– user743382
    Oct 22, 2015 at 12:59
  • That my preference is not universal doesn't mean that it shouldn't be :)
    – Jason
    Oct 22, 2015 at 13:35
  • @hvd I went looking for anyone who recommended omitting closing tags, and found no less than Google doing so - however, even in that circumstance, it makes far more sense to write the HTML with closing tags and then process it with a (perhaps hypothetical, at the moment) HTML compiler to produce the output with closing tags omitted... I can't think of any situation where I would want to maintain their recommended example.
    – Jason
    Oct 22, 2015 at 13:50
  • 4
    @Lundin - it is rude if you are right, moronic if you are wrong. Pro-tip, in this case moronic :)
    – Hogan
    Oct 22, 2015 at 18:12

My gut feeling is do what makes the answer better. If someone quoted some code from somewhere but was nigh unreadable for formatting reasons, I would expect them to format it better. In this case, I'd expect the closing tags would cause less confusion and problems in browsers. I would add the closing tags in and maybe make a note that you added them.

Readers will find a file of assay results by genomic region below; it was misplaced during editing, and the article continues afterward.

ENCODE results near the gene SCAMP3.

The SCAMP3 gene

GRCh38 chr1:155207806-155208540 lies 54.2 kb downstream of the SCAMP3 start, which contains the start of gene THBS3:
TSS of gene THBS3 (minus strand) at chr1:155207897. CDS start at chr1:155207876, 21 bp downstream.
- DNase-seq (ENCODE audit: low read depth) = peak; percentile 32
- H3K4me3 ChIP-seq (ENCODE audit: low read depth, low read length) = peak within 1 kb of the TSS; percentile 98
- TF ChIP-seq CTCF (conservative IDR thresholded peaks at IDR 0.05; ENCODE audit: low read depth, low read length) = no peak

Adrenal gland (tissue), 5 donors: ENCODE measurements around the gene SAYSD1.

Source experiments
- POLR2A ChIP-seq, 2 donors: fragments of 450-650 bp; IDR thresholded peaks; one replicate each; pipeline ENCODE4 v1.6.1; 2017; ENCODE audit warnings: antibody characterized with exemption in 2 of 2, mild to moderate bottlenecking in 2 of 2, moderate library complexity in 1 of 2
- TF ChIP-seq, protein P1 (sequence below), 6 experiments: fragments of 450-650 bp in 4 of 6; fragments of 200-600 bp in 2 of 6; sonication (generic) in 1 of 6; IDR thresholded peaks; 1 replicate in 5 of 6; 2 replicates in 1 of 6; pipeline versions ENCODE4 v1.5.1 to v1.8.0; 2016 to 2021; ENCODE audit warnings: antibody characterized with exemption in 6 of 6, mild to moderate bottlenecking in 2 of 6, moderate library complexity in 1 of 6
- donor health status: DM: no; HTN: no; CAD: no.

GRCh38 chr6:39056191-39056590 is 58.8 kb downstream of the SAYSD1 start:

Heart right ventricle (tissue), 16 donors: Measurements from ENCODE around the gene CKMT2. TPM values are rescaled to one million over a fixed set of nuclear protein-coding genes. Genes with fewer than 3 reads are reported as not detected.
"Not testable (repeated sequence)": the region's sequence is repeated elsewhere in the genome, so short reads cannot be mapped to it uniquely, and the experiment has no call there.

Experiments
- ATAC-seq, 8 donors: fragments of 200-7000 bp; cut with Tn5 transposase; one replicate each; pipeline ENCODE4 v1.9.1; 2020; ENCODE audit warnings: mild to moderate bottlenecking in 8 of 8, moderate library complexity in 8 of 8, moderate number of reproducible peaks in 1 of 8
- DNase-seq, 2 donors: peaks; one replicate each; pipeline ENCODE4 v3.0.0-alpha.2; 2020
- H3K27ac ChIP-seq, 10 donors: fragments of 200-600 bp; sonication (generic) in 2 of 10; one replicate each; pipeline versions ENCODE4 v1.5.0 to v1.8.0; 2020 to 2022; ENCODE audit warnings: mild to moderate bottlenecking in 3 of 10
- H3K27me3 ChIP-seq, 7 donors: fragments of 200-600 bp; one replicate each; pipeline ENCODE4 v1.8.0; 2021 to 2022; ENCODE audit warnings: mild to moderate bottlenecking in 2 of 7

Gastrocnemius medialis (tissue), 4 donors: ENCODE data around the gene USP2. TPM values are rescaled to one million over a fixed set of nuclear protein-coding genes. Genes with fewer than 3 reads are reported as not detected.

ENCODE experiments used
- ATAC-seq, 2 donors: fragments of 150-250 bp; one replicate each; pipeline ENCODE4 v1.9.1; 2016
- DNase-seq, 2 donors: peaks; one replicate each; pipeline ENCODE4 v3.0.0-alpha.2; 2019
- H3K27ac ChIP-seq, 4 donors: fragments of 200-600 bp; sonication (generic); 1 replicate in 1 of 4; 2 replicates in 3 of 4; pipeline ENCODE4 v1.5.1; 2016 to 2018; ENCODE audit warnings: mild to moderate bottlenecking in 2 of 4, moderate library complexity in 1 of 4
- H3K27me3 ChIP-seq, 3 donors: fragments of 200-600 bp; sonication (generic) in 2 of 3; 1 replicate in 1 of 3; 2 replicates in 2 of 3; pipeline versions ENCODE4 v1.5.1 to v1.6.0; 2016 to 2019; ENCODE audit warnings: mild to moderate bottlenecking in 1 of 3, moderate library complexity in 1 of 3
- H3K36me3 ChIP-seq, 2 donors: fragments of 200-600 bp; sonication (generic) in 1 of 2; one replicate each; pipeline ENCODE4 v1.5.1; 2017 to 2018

If you choose to leave it alone, I would add a note with the link mentioning that the closing tags are optional.

As long as you aren't changing things in any major way or in a way that makes the code wrong or contradicts what you are quoting, I wouldn't worry about it.

  • 5
    As far as I know, browsers are almost always very good at handling missing closing tags, even when they aren't officially optional. So there aren't likely to be any real problems, except perhaps with poorly-written regex parsers, but we know the <center> cannot hold on those anyway. Oct 20, 2015 at 20:05
  • 2
    Yes, it's certainly valid to omit them, but by doing so you're likely to draw attention of other users who will dispute the correctness, which is of course irrelevant in this case. Better to just have them than to have to have that discussion in comments in my opinion.
    – Kevin B